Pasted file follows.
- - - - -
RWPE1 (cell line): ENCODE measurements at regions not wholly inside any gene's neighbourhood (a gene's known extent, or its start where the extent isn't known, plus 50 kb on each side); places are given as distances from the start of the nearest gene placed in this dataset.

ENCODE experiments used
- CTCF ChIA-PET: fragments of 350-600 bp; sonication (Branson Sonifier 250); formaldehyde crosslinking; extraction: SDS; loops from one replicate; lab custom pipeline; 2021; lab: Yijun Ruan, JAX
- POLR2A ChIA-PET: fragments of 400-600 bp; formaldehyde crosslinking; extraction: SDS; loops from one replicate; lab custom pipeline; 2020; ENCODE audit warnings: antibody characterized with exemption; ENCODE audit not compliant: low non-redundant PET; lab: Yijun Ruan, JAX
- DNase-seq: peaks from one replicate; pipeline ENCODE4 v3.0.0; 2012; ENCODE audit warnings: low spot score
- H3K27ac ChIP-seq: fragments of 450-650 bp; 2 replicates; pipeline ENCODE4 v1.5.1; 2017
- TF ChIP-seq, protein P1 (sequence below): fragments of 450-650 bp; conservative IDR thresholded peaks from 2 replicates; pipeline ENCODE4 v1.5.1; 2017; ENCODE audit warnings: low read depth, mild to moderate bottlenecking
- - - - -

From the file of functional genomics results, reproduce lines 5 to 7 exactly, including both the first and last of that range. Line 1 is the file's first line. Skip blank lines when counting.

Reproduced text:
- DNase-seq: peaks from one replicate; pipeline ENCODE4 v3.0.0; 2012; ENCODE audit warnings: low spot score
- H3K27ac ChIP-seq: fragments of 450-650 bp; 2 replicates; pipeline ENCODE4 v1.5.1; 2017
- TF ChIP-seq, protein P1 (sequence below): fragments of 450-650 bp; conservative IDR thresholded peaks from 2 replicates; pipeline ENCODE4 v1.5.1; 2017; ENCODE audit warnings: low read depth, mild to moderate bottlenecking